In the globalised, consumerist world, the visual image dominates, says food anthropologist and illustrator Bee Farrell.
When it comes to buying bread, many of us initially use sight and then incorporate other senses, memory and emotion to decide what sort of loaf to buy. Cost and accessibility may determine many of our choices, but other more subtle cues are used to guide us.
Real Bread should not be a mere commodity. It challenges the speed, scale and uniformity of industrial loaves because one of its main ingredients is time. The genuine artisan baker’s skills and knowledge are also visible in their individualised loaves.
Suffolk restaurateur and baker Nancy Main describes the crafting of bread as having an “individual in the loaf.” Bakers who craft loaves that harness and manage the ethereal ingredients of the bakery environment know that baking Real Bread has “very few ingredients, but infinite variables.” Each loaf looks crafted because it genuinely is crafted. The crafting of a loaf includes requiring skilful knowledge of variables such as hydration, temperatures and - in the case of sourdough - the life in the leaven.
Historian Steven Laurence Kaplan believes that there is harmony when the taste, aroma and texture synthesise to make eating a slice of bread a pleasure. Other factors can include the atmosphere of the bakery. Even our mood can confirm, or not, whether everything feels just right. Lastly there is intuition, which in many ways is the vital ingredient. It is the trust we put in our baker and the relationship we have with them.
I have watched bakers at work and witnessed their skills in crafting a loaf. There is a young talented baker I know who told me that he “has the taste, but not the look” of Real Bread. His comment reiterates the power of the visual cues we use to judge our bread. The skilful shaping by hand, the scoring or slashing of a loaf that forms the hanging lip known as the ear, or the crackles and bubbles on the surface are some of the cues that confirm or conflict with our notion of what Real Bread looks like.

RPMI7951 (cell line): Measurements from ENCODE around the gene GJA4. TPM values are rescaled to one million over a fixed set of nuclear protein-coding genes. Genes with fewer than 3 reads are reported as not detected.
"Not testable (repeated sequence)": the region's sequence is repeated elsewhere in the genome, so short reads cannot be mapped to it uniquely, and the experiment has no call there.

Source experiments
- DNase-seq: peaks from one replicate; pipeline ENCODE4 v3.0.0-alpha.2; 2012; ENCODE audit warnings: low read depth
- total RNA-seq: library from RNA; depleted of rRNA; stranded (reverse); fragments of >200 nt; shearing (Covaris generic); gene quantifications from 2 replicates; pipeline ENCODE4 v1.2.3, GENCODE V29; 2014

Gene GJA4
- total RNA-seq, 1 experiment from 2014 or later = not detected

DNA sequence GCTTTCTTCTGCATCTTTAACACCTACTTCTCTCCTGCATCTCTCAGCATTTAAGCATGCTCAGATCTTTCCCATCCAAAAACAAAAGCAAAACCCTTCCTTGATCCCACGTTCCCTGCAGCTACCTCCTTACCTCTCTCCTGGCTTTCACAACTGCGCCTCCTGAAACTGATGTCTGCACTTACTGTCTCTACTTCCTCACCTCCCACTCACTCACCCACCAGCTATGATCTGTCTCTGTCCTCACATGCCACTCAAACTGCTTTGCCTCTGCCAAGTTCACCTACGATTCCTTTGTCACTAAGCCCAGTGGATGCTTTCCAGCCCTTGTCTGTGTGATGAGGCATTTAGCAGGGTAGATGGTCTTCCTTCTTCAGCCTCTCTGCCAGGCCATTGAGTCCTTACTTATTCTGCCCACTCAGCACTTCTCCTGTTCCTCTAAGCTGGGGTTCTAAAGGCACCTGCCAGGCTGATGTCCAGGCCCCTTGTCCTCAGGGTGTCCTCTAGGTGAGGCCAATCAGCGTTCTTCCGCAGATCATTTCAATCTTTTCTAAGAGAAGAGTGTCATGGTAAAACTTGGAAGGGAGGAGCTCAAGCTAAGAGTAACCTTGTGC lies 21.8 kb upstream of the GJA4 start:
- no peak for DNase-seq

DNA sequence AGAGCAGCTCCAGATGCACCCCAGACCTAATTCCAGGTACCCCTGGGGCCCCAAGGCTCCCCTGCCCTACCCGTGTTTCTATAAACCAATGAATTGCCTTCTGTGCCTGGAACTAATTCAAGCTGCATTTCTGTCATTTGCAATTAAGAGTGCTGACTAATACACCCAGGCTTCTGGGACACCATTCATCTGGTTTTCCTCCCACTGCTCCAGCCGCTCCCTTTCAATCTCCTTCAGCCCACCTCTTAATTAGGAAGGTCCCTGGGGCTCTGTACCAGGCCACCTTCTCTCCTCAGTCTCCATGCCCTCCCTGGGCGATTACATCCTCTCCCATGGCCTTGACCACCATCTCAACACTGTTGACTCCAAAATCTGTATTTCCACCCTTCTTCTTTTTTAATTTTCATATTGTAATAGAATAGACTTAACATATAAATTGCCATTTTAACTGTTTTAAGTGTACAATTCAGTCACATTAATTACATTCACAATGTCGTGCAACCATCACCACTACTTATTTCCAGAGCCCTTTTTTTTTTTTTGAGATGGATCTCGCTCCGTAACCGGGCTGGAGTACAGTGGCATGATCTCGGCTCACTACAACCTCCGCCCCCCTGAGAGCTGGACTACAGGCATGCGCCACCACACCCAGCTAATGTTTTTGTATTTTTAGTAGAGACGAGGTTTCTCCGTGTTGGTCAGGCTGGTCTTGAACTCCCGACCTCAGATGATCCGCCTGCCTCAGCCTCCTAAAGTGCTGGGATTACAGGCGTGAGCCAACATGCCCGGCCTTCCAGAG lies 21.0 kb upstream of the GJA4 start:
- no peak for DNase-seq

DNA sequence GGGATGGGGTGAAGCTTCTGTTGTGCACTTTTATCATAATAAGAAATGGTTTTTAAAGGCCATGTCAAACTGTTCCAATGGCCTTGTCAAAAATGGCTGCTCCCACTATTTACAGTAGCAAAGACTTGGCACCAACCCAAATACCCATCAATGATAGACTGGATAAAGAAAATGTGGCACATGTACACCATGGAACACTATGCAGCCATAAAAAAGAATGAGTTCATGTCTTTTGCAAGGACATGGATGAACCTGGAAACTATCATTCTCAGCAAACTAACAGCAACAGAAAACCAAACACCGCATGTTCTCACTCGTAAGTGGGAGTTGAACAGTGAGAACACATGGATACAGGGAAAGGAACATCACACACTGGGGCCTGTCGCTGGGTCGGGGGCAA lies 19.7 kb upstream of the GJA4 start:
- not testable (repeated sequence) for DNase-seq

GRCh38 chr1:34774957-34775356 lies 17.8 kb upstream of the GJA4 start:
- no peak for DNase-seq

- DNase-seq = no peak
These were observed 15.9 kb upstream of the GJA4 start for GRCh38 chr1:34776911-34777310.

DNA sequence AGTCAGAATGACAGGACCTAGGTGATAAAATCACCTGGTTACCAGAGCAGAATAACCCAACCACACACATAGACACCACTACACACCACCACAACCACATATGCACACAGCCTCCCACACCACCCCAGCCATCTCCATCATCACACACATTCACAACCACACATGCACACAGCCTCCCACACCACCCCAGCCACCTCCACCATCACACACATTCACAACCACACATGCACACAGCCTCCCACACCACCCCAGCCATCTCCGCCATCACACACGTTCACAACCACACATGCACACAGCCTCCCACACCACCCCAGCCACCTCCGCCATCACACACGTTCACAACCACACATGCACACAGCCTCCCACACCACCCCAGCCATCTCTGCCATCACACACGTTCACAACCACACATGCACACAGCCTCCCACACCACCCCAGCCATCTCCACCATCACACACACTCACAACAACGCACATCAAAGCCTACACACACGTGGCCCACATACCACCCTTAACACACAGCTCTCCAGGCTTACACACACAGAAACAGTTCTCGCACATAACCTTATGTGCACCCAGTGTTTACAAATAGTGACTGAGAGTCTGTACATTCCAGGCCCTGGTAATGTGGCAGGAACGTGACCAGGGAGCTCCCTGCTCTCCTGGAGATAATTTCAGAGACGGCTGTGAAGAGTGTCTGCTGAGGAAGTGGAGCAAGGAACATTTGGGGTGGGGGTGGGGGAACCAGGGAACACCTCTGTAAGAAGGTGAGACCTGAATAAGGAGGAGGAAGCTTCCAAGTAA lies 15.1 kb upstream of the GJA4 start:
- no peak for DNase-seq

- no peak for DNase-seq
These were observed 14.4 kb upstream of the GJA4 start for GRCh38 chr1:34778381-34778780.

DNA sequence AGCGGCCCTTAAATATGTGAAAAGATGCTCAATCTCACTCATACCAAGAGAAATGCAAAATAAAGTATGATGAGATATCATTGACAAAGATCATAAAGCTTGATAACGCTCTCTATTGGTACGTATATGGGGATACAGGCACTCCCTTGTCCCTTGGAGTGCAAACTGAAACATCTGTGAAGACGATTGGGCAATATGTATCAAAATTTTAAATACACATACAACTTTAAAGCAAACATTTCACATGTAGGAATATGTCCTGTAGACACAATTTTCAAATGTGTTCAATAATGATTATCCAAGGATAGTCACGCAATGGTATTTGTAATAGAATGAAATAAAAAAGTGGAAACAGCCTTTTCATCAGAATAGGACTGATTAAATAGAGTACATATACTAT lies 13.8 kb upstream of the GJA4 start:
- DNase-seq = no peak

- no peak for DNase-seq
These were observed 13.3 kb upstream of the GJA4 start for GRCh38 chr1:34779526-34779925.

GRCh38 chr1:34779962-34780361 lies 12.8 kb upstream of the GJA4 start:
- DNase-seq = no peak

Large scale British bakeries and supermarkets are aware that many customers are looking for a more natural and honest loaf. They are appropriating the visual cues of loaves crafted by Real Bread bakers to exploit the market created by these genuine artisans.
Aware of the challenges and conflicts for Real Bread, I recently launched Breadear, which aims to document, celebrate and promote as many authentically crafted breads as possible visually as series of illustrated postcards. What better way to spread the word? It would be great to get as many people as possible thinking about what good, Real Bread looks like.
I’m keen to find more beautifully-crafted Real Bread to draw. So if you are an artisan baker, please get in touch!
November 2019 update: Bee is happy to take commissions from bakers (home or commercial) for original bread drawings of their loaves and will give 25% of the profit of this work to the Real Bread Campaign.
Originally published in True Loaf magazine issue 28, July 2016.